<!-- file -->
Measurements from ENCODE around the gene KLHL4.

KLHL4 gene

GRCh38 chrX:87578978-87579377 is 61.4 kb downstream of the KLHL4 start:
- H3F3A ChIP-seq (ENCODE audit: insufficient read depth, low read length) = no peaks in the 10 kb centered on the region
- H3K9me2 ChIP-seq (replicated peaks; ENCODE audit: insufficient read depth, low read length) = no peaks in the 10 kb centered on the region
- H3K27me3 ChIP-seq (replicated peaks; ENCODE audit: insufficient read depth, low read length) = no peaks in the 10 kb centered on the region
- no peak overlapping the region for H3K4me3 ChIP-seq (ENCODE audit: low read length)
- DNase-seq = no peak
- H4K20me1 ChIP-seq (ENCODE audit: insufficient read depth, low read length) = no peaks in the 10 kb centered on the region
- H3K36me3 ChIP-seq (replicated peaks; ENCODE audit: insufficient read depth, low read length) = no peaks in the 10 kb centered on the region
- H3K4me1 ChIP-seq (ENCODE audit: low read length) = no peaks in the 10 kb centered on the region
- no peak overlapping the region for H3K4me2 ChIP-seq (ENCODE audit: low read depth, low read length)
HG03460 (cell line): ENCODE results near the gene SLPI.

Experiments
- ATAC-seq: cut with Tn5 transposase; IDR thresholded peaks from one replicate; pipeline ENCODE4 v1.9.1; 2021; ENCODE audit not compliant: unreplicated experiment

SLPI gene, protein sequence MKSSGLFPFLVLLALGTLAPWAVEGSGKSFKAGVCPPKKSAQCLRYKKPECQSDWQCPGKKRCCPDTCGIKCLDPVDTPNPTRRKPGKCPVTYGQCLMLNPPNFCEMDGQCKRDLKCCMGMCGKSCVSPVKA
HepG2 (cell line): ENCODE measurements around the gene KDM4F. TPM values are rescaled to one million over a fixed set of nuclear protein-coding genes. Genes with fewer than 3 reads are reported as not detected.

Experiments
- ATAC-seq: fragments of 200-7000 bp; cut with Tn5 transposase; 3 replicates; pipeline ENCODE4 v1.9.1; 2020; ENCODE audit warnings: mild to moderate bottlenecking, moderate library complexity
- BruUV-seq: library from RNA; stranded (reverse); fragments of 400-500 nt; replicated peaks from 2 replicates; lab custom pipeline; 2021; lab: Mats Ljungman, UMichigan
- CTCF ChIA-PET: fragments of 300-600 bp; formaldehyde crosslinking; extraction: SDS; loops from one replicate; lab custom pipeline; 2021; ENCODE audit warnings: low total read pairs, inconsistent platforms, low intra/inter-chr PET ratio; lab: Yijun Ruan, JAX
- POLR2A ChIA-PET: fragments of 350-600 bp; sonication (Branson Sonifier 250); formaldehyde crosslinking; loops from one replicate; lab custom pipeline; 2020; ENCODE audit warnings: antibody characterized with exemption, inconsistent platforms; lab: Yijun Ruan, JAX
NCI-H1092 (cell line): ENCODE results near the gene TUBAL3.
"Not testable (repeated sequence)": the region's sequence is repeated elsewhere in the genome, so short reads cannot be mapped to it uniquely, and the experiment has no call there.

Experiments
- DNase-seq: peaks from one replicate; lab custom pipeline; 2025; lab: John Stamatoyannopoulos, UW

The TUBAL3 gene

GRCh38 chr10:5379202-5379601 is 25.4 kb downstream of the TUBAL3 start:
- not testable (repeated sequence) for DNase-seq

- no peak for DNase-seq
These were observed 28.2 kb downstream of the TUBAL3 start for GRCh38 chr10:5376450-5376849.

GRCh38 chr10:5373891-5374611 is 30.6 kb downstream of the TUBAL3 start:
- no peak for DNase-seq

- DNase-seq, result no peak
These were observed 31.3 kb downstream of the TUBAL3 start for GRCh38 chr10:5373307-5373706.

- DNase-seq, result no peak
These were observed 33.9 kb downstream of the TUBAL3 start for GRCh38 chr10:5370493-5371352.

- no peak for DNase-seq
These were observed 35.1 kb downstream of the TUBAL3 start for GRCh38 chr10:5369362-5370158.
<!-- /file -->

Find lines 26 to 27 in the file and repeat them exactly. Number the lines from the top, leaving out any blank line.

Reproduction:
- DNase-seq: peaks from one replicate; lab custom pipeline; 2025; lab: John Stamatoyannopoulos, UW

The TUBAL3 gene